Slag, slimes and gruffy ground: a brief history of Mendip lead mining


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In my previous video on the Somerset Coal Canal, I remarked that Somerset is generally not considered as an ‘industrial’ county, nor much associated with mining in the modern popular consciousness. However, the region actually has an extensive history of mining, not just for coal, but also for lead, zinc, copper, and other metals - a history which is both ancient and extremely important.

To first quantify the ‘ancient’ part: evidence of human habitation on the Mendip Hills goes back about as far as anywhere in Britain, with Cheddar Man, the oldest complete skeleton in the country at over 9000 years old, being found in a cave in Cheddar gorge. Some evidence of lead mining here is found from the late bronze age, and by the Iron age it seems apparent this was happening on a pretty big scale (by pre-industrial standards).

Big enough, in fact, to attract the attention of the dominant civilisation of the time, the Romans - which leads me to the ‘extremely important’ claim. British history would look pretty different with no Roman invasion, and while it would of course be highly remiss of me to imply anything as oversimplified as “Romans conquered Britain to get Mendip lead”, because for starters there were other major lead mines in Derbyshire, Yorkshire and elsewhere, not to mention Cornish tin, Welsh gold, and the multitude of factors not relating to metal extraction at all - it is undoubtedly true that the presence of these resources drove Roman engagement with Southern Britain even before the conquest, and was an important motivator of their invasion.

True to the stereotype of the Roman civilisation as technologically advanced and heavy on infrastructure and engineering, they promptly took lead mining to another level. Here at Charterhouse there is evidence of Roman occupation and mining from as early as 49CE, just six years after the invasion and only a couple years after this part of Britain was secured. This speed suggests they took over and ramped up an existing industry rather than prospected from scratch.

The Romans built a fort here to defend the mine, with a small town and an amphitheatre to boot. At least, that’s the story - unfortunately, there’s almost nothing to see in terms of Roman remains, and much as I love Time Team, my budget does not stretch to geophysics teams or helicopter LIDAR surveys, so you’ll pretty much have to take my word for the fact the Roman fort was… er… somewhere over there. In fact, at least one paper has questioned whether the ‘fort’ structure would have any much military value, positing it could have been more like a head office for the mines. And at least one archaeologist has suggested that the supposed Roman amphitheatre is actually a neolithic enclosure, and given the generous sprinkling of neolithic tumuli, earthworks and monuments in the region, this strikes me as entirely plausible, but I’m in no way qualified to confirm.

Roman ingots of lead now in the X museum are stamped with BRIT. EX. ARG. VEB, meaning "British (lead) from the VEB... silver works", suggesting the Roman name for this Charterhouse settlement began with Veb. Someone has reconstructed Vebriacum, but by what means, or how credible this is, I do not know.

The reference to silver works is interesting. Lead here is found in an ore called galena which is also generally an important source of silver. Although it only contains half a percent silver at most, this often ends up being worth more than the lead. Therefore it was long assumed that the Romans were at least equally interested in getting at the silver as the lead, via a process called cupellation, intending to use it to pay the locally stationed armies. Some have even framed the lead output as a mere by-product of silver mining.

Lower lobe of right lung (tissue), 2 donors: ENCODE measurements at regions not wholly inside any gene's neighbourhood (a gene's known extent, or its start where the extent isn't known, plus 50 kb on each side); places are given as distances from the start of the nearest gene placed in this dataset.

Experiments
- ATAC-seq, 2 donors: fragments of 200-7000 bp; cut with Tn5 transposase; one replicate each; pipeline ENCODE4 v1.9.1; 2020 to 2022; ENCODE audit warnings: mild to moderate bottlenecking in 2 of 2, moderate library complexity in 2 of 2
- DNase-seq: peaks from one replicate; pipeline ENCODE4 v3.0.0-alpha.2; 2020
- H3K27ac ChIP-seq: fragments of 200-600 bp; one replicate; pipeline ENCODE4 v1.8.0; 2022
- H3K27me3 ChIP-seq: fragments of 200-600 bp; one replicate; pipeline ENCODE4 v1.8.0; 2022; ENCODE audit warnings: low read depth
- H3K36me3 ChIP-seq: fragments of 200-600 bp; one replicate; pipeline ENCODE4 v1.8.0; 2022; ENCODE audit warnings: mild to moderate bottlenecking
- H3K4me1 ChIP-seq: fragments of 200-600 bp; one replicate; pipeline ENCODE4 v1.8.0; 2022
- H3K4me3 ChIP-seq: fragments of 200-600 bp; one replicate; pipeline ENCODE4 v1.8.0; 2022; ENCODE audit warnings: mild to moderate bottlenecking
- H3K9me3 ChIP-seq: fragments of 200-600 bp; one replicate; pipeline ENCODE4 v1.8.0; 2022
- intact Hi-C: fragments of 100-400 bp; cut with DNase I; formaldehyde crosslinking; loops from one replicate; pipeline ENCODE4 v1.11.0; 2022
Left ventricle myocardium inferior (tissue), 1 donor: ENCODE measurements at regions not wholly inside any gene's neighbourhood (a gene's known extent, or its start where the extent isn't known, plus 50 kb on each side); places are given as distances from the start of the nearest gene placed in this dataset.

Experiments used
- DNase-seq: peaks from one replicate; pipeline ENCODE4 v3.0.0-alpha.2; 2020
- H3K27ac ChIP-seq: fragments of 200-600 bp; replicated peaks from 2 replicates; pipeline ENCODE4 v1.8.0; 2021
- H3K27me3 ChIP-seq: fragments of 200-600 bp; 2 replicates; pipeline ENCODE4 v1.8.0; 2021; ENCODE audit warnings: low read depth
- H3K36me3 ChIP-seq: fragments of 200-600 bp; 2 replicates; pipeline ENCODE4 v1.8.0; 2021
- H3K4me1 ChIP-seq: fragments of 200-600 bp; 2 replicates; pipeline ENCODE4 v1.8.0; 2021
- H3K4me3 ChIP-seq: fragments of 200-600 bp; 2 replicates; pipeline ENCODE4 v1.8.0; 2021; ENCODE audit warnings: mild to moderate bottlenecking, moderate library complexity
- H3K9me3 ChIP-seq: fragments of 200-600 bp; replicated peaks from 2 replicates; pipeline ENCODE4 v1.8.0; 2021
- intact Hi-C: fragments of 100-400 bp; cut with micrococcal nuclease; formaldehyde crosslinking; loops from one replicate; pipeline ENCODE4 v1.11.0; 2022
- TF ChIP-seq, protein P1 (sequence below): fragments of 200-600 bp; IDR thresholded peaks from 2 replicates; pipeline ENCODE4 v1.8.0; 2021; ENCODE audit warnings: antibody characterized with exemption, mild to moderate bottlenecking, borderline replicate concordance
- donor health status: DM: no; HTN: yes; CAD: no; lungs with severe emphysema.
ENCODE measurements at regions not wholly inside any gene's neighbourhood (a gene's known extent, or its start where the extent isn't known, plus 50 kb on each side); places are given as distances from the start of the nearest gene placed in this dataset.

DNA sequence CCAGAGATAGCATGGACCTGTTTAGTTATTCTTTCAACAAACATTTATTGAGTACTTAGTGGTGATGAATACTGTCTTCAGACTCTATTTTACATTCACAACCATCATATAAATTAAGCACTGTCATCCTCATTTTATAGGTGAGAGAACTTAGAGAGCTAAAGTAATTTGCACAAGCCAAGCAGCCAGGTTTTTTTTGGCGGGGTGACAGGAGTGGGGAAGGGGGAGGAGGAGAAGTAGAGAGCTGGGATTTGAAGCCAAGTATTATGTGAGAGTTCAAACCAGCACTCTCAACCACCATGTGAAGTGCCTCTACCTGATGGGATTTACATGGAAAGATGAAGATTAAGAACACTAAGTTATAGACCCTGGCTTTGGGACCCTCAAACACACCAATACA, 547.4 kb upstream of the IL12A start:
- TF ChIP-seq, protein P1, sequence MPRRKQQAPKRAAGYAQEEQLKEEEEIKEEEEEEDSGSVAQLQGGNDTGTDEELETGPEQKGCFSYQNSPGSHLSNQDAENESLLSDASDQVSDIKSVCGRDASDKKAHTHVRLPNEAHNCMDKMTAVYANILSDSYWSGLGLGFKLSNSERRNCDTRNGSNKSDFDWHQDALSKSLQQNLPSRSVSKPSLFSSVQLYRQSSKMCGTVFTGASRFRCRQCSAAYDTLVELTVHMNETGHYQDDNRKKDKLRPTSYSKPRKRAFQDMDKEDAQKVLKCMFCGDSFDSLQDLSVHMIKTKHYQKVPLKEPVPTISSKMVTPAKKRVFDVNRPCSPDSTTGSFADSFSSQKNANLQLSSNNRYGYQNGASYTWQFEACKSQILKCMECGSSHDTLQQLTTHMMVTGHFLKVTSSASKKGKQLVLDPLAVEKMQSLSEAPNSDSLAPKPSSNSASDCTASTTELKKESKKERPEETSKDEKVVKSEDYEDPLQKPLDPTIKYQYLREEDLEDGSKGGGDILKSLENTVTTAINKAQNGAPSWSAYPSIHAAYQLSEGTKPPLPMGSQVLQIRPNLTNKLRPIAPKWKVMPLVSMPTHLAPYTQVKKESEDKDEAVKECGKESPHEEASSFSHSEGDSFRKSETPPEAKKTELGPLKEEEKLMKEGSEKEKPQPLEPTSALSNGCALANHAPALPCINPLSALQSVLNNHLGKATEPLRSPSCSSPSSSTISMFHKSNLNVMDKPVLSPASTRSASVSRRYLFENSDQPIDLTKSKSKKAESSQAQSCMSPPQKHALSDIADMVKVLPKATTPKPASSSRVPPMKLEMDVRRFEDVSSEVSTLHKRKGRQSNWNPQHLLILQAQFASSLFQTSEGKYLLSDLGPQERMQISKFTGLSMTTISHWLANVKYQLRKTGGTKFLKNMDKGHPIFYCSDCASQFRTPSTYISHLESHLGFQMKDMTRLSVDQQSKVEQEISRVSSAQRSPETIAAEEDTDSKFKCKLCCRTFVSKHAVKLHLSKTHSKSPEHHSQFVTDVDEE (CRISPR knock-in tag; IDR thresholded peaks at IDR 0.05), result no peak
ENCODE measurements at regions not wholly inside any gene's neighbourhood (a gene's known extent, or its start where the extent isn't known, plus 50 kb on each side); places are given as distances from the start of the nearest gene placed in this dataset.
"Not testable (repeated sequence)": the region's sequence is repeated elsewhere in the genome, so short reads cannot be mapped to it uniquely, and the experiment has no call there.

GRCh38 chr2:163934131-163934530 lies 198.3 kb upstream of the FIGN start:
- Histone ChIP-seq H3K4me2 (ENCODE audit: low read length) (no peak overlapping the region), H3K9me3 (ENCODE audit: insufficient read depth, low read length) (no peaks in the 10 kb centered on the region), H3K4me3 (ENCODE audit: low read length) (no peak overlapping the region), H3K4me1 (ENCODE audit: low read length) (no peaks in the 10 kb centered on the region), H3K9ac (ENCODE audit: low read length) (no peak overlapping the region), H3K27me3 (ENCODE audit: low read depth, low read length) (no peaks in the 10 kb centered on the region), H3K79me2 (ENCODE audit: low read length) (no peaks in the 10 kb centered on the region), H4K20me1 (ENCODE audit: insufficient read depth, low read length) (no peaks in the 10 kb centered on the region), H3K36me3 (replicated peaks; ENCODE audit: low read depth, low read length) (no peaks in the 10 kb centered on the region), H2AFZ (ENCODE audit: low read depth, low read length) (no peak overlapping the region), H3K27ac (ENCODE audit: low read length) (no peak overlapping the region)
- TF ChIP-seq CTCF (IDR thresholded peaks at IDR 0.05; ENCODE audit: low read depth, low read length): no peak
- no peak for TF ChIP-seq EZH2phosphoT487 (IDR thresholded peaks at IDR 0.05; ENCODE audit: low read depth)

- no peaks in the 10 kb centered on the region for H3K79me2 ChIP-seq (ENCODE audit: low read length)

However, recent research indicates “that silver was not a desired material during most of the Iron Age and was therefore not extracted from [Mendip] lead even where the levels in the ore would have made it worthwhile to do so. This appears to have been a cultural choice and not a technological limitation”. The author further asserts that there is remarkably little evidence that the Romans significantly changed matters in this regard. Pointing to a lack of archaeological evidence of cupellation facilities, and analysis of local lead artefacts suggesting the lead had usually not undergone de-silvering processes, Matthew Ponting concludes it is likely that in fact silver was more of a bonus by-product of the lead mining than vice versa, and a sporadic and small-scale one at that.

The Romans certainly had plenty of uses for the lead, with Charterhouse lead being used to line the baths at Bath, and being found as far afield as Pompeii.

The methods used to extract the lead created this distinctive post-industrial landscape, which locals call ‘gruffy ground’. The visible impact on the landscape was large because this mining mostly occurred near the surface.

Veins of lead ore were found at a rather shallow depth and were excavated in horizontal channels known as ‘rakes’. The Romans did also sink some vertical shafts to try and find deeper veins, but without much success, so excavation focused on these horizontal trenches near the surface.. In person, some of these feel like quite dramatic mini gorges, although I fear on camera, this doesn’t entirely come across. This rake, for example, is the largest here at several hundred metres long, about 20m wide and 5m deep, and today the exposed mini ‘cliffs’ of limestone are a popular venue for bouldering. With Cheddar Gorge just a couple of miles from here, you could be forgiven for thinking these miniature canyons are a natural formation. [ but no… ]

While most of the excavation would have been done by hand, the Romans also engaged in a form of hydraulic mining - that is, using water, in a process known as hushing. They built dams to create reservoirs of water, and then demolished these dams, so that the resultant wave of water flooding down the valley would scour away soil and vegetation, leaving the bedrock exposed, with any veins of ore therein hopefully visible.

As usual, I am paranoid of accidentally misleading or oversimplifying, so I should note that while we do know Romans used the hushing technique, in general, there isn’t definite evidence that they did so here - and even if they did, the reservoirs I’m showing here to illustrate it are definitely not Roman, nor for hushing. These were constructed to supply water for processing and washing.

Washing was the first step in processing the galena to extract the lead, taking place in a series of buddle pits, circular depressions about half a metre deep and 8 to 11m in diameter. I thought at the time this might be an example of a buddle pit, but it’s a lot smaller than 8m across, so with hindsight, perhaps not. You can see them quite clearly on satellite mode of your favourite online mapping service, though.

After washing, the ore could be smelted. For smelting, you need to heat up your ore, and also add a material known as a flux; the chemistry is beyond me, but it’s basically an additive which helps separate the good stuff from the useless stuff. The lead industry here would have benefited enormously from the fact that both requirements could be amply supplied locally: the Somerset coalfield, just a few miles east, provided the fuel for furnaces, while Mendip is literally made of limestone, which serves as a decent flux when smelting lead or iron.